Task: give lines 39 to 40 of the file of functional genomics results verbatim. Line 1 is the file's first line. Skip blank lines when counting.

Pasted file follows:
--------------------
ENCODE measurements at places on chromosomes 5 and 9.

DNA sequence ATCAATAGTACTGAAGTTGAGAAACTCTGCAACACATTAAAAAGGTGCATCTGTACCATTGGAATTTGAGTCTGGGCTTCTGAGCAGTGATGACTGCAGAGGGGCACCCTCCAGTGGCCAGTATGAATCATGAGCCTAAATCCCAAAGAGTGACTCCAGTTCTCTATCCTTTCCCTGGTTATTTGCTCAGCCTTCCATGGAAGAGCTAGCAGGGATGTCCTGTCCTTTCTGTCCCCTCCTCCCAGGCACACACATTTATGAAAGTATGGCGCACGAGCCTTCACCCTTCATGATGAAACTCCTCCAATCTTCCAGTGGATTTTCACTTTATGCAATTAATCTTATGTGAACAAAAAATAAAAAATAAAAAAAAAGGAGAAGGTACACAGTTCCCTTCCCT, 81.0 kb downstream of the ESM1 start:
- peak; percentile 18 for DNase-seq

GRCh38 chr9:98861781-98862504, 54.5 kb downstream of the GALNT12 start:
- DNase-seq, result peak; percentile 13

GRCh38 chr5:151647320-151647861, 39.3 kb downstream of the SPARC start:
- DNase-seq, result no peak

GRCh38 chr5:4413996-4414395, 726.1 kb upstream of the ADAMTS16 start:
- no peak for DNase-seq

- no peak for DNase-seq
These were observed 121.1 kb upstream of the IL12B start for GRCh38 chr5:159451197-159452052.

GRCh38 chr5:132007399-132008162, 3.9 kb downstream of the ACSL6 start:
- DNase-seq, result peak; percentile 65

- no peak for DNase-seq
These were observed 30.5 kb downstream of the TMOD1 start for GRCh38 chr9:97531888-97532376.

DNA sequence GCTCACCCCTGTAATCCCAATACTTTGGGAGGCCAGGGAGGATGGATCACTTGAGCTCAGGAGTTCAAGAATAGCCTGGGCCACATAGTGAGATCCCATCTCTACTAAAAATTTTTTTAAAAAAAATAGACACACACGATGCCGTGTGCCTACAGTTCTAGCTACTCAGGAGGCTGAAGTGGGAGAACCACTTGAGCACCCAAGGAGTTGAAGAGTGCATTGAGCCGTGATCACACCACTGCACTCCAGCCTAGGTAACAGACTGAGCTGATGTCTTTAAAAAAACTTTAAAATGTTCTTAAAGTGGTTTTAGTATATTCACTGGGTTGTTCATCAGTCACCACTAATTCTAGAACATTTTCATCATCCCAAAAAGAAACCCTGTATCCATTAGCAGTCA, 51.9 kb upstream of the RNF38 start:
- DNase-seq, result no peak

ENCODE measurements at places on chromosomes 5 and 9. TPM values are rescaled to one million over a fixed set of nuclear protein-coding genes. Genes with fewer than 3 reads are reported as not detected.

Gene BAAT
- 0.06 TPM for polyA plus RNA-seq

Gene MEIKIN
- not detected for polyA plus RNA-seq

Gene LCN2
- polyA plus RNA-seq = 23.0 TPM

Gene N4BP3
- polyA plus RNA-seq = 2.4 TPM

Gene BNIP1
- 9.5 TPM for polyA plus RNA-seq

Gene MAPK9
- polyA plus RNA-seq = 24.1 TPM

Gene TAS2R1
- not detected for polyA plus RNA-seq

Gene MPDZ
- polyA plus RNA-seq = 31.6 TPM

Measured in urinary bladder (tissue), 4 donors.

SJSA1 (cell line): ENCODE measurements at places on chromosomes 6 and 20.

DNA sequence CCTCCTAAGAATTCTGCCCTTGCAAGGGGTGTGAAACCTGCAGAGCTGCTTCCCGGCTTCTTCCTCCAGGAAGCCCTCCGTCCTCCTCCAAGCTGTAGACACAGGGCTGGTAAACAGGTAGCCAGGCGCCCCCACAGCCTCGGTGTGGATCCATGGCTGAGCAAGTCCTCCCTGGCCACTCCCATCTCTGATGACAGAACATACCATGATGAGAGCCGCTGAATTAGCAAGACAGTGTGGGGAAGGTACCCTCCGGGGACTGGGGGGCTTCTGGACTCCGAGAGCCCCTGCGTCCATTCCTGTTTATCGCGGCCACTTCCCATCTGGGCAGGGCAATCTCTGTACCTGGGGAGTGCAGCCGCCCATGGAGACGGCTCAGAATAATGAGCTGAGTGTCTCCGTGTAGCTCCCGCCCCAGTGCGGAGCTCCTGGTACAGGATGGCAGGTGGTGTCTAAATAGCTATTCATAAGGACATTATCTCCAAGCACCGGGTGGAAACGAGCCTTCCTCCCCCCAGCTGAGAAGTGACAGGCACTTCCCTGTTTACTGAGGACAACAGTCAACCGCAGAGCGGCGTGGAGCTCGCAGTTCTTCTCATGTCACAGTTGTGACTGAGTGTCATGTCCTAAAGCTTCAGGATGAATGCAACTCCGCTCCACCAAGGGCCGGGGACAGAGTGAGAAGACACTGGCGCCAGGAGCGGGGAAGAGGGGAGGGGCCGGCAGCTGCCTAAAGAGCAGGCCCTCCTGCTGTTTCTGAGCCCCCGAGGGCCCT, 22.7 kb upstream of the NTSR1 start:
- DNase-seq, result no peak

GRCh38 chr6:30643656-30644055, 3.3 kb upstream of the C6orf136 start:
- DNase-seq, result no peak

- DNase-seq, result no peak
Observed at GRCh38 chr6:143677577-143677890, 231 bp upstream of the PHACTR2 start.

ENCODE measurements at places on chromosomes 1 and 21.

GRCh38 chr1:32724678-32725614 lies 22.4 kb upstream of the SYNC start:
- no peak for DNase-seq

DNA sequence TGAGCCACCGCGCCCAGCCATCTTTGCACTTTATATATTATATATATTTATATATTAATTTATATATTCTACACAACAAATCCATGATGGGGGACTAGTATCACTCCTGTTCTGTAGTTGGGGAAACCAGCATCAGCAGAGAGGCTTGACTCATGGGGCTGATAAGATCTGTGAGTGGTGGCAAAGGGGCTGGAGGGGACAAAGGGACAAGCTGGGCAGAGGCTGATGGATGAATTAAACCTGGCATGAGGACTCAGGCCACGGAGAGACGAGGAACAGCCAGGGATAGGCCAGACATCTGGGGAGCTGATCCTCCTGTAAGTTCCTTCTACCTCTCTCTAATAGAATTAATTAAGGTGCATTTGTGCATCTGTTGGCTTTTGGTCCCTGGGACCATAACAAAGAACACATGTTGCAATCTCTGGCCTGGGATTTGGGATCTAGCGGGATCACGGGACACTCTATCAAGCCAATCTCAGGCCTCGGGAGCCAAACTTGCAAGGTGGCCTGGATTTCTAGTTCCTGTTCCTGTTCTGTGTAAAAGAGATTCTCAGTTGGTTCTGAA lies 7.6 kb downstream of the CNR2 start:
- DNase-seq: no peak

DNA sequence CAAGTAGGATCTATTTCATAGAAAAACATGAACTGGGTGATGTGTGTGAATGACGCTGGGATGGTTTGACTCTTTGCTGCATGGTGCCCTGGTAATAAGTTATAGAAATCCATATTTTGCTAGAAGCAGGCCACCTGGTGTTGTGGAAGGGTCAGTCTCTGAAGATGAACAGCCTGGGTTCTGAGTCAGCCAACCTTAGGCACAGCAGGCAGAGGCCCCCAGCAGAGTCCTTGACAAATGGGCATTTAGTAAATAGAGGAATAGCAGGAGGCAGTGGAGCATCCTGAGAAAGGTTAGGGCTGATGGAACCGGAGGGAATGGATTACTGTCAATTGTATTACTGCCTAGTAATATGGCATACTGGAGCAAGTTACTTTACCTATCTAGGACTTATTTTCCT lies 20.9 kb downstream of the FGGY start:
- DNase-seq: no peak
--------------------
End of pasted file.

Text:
GRCh38 chr6:30643656-30644055, 3.3 kb upstream of the C6orf136 start:
- DNase-seq, result no peak